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Red Hat Software Businesses

Red Hat 8.0 Released 778

Posted by michael
from the pink-tie-linux-available-at-your-local-cheap-CD-reseller dept.
I_am_Rambi writes "RedHat has released their latest OS, 8.0. Here is Red Hat's ftp site for download and some mirrors. If you need help there's a Howto." Jeet81 adds: "Red Hat is out with a new release, Red Hat 8.0. Looks like Red Hat is moving towards the windows XP style using its new Bluecurve graphical interface (the new default email client 'Ximian Evolution' looks a lot like MS Outlook)." So what's the verdict on Null or Bluecurve or whatever it's called? Good idea, bad idea?
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Red Hat 8.0 Released

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  • FP! (Score:4, Insightful)

    by plazman30 (531348) on Wednesday October 02, 2002 @09:12AM (#4372825) Homepage
    Let them have what ever interface they want. This is Linux. You are free to change it.
  • Look like windows? (Score:5, Insightful)

    by pudge_lightyear (313465) on Wednesday October 02, 2002 @09:14AM (#4372841) Homepage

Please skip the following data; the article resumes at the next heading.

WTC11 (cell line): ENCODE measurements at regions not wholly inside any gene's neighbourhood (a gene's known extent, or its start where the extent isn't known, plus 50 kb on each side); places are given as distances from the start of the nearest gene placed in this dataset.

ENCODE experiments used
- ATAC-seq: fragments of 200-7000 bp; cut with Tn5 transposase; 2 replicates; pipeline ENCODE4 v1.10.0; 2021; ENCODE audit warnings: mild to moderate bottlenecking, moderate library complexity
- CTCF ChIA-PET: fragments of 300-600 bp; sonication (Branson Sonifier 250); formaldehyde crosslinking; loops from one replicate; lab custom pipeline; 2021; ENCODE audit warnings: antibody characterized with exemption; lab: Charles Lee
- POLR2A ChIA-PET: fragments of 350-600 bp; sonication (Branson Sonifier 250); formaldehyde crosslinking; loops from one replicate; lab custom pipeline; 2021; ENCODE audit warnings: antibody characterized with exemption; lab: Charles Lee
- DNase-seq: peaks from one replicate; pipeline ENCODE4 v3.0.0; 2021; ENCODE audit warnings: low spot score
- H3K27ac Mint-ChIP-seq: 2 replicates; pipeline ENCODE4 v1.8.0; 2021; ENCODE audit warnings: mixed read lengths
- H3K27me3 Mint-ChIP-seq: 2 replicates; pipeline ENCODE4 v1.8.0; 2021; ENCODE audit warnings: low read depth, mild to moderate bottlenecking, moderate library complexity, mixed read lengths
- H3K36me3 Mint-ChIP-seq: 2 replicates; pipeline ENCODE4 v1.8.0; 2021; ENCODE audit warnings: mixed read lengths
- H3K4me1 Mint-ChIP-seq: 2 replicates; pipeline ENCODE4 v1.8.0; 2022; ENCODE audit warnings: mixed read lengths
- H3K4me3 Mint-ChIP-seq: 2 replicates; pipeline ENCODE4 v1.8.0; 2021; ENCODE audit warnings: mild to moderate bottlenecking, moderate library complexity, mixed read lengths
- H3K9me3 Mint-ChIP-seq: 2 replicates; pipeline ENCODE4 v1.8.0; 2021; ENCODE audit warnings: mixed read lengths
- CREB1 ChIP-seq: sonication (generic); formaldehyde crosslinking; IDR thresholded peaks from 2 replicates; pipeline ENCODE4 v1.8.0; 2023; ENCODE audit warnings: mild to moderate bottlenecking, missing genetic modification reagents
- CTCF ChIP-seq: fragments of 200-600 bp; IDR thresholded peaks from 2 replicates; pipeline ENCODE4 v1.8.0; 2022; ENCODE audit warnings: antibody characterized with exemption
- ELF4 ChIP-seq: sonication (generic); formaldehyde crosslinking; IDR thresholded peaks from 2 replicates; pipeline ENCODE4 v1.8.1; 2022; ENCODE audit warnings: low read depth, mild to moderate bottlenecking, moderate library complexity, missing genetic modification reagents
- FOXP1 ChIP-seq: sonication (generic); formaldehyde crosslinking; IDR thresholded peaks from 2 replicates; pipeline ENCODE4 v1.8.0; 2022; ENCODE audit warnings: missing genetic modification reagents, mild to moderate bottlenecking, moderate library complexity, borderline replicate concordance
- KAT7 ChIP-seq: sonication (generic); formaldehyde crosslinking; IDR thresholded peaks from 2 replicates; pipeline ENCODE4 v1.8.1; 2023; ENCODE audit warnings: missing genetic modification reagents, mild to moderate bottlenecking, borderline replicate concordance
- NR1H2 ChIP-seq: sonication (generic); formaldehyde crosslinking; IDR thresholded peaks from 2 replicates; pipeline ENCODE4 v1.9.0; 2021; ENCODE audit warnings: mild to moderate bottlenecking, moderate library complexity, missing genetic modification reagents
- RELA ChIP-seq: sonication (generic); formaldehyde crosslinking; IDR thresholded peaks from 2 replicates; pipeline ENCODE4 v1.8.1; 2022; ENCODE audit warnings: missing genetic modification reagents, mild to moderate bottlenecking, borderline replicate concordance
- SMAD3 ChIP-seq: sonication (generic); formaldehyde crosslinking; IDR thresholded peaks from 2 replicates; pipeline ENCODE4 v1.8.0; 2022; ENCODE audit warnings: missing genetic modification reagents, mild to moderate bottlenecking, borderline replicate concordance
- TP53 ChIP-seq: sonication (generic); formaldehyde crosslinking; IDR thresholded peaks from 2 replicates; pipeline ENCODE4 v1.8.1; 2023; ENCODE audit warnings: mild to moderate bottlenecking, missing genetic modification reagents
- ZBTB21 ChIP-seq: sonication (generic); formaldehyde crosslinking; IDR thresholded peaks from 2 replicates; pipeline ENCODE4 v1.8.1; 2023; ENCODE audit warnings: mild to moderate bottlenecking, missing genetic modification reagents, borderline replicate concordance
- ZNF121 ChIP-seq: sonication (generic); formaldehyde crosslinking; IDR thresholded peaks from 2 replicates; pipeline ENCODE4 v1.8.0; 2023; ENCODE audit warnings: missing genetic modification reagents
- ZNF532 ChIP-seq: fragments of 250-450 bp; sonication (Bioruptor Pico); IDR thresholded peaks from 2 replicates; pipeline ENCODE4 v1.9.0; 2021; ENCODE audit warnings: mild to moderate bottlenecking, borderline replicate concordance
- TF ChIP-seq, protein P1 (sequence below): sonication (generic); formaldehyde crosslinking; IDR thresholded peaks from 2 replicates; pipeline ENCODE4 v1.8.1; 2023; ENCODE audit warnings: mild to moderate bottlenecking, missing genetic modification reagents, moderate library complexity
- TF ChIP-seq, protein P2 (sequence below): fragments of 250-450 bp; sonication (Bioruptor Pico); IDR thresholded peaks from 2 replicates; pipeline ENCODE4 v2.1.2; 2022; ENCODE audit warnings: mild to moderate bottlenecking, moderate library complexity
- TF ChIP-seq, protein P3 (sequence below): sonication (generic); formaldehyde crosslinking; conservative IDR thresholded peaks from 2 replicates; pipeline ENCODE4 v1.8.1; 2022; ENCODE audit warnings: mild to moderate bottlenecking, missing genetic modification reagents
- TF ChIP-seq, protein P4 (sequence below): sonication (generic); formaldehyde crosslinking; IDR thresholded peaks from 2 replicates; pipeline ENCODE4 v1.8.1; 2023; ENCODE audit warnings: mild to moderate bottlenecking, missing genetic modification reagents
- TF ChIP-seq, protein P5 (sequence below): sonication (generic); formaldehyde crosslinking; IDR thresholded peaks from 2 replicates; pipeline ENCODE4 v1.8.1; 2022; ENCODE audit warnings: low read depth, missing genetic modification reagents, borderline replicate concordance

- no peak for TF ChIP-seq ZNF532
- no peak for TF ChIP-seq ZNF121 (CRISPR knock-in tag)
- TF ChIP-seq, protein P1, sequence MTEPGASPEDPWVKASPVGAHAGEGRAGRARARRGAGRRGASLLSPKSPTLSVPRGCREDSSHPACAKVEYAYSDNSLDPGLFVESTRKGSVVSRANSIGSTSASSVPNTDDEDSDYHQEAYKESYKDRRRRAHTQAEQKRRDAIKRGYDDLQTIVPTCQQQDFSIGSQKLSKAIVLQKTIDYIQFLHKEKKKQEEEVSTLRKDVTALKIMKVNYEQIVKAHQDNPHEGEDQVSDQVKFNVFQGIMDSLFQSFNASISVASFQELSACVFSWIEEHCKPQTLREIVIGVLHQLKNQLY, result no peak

It seems to me that looking like windows, while not sharing the ease of use of windows isn't exactly what's going to win customers over. That's only half (or less) of the battle. Maybe if this post read...looks and functions like windows xp (which it couldn't have said in good faith), that would be something.
  • by ajs (35943) <ajs&ajs,com> on Wednesday October 02, 2002 @09:18AM (#4372879) Homepage Journal
    The first question is: is unifying desktops via theming a good idea. The answer is an emphatic yes, but with the proviso that it's a damn hard thing to do well, and you have to deal with the egos of everyone involved (including your own).

    The second question is: did Red Hat pull it off well. I think we will have to wait a few months to guage how successful it has been. Ximian's Gnome2-based system will almost certianly be out soon, and I think a good measure of how usable Red Hat's desktop is will be how many people plunk Ximian down over it.
  • Re:F**ck redhat (Score:3, Insightful)

    by cygnusx197 (606856) on Wednesday October 02, 2002 @09:20AM (#4372893)
    Don't be such a freak. Nobody's forcing you to register it.
  • by weave (48069) on Wednesday October 02, 2002 @09:23AM (#4372913) Journal
    Poor slashdot. If they break a new release story right away they get flamed for causing people to slam the vendor's ftp site before the mirrors have a chance to get it, if they wait a few days and allow mirrors to get updated first, they get flamed for posting a story which is "old news."
  • Ahem... (Score:2, Insightful)